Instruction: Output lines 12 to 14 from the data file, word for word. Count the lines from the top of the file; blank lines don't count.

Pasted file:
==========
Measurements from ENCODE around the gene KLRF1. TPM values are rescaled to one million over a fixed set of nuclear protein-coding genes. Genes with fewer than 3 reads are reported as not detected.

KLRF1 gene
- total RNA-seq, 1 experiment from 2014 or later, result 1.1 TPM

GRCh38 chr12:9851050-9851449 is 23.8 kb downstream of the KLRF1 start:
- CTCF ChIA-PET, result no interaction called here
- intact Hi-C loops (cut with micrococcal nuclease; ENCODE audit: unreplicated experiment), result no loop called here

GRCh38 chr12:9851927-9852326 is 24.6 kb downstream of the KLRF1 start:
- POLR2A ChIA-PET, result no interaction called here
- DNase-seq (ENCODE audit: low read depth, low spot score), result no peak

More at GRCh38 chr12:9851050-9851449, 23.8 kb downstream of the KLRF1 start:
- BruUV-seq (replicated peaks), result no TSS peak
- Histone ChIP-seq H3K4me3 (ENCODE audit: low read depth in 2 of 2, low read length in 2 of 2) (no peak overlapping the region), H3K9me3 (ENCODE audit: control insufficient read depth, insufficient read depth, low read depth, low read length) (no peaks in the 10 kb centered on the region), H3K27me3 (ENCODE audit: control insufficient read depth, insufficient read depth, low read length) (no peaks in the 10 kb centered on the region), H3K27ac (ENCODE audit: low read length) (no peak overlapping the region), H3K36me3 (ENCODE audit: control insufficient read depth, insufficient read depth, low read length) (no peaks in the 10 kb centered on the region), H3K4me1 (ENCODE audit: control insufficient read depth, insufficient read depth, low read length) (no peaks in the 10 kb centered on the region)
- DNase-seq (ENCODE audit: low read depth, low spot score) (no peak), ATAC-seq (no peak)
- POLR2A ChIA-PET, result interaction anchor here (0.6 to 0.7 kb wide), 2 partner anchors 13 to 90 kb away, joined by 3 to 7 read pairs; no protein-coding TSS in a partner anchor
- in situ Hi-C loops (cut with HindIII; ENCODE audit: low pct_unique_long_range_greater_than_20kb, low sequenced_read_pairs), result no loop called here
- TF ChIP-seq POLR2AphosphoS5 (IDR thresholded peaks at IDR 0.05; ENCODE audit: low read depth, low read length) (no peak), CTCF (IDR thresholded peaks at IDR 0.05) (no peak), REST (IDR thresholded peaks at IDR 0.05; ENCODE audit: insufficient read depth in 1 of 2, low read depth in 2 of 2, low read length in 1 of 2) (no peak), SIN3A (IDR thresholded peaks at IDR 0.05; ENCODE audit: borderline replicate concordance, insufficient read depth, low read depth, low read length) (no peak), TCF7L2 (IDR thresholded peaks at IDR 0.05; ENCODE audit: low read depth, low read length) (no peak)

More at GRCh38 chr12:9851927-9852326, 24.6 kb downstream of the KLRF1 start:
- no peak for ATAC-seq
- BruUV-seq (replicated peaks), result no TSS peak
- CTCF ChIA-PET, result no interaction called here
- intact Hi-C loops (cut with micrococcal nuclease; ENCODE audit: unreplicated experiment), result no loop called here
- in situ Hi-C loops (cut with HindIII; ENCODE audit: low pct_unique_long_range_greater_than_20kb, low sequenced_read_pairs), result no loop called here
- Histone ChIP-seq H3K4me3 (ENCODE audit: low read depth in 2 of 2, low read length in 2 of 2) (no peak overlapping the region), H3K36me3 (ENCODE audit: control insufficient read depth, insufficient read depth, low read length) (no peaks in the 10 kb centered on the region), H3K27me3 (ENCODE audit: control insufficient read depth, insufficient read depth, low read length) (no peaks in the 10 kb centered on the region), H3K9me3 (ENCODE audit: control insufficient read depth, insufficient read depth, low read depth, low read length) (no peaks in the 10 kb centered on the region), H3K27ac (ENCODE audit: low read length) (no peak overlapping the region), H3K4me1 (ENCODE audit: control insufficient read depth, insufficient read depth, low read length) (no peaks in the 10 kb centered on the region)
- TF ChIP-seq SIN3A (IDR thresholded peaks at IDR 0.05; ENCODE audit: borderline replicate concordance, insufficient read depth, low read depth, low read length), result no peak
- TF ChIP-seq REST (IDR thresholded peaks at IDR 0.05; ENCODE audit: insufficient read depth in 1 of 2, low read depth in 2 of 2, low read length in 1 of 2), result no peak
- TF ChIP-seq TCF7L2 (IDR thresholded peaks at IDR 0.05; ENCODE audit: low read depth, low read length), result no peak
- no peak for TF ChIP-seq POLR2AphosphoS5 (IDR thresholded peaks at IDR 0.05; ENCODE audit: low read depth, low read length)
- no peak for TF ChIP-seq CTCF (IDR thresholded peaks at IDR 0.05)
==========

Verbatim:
- Histone ChIP-seq H3K4me3 (ENCODE audit: low read depth in 2 of 2, low read length in 2 of 2) (no peak overlapping the region), H3K9me3 (ENCODE audit: control insufficient read depth, insufficient read depth, low read depth, low read length) (no peaks in the 10 kb centered on the region), H3K27me3 (ENCODE audit: control insufficient read depth, insufficient read depth, low read length) (no peaks in the 10 kb centered on the region), H3K27ac (ENCODE audit: low read length) (no peak overlapping the region), H3K36me3 (ENCODE audit: control insufficient read depth, insufficient read depth, low read length) (no peaks in the 10 kb centered on the region), H3K4me1 (ENCODE audit: control insufficient read depth, insufficient read depth, low read length) (no peaks in the 10 kb centered on the region)
- DNase-seq (ENCODE audit: low read depth, low spot score) (no peak), ATAC-seq (no peak)
- POLR2A ChIA-PET, result interaction anchor here (0.6 to 0.7 kb wide), 2 partner anchors 13 to 90 kb away, joined by 3 to 7 read pairs; no protein-coding TSS in a partner anchor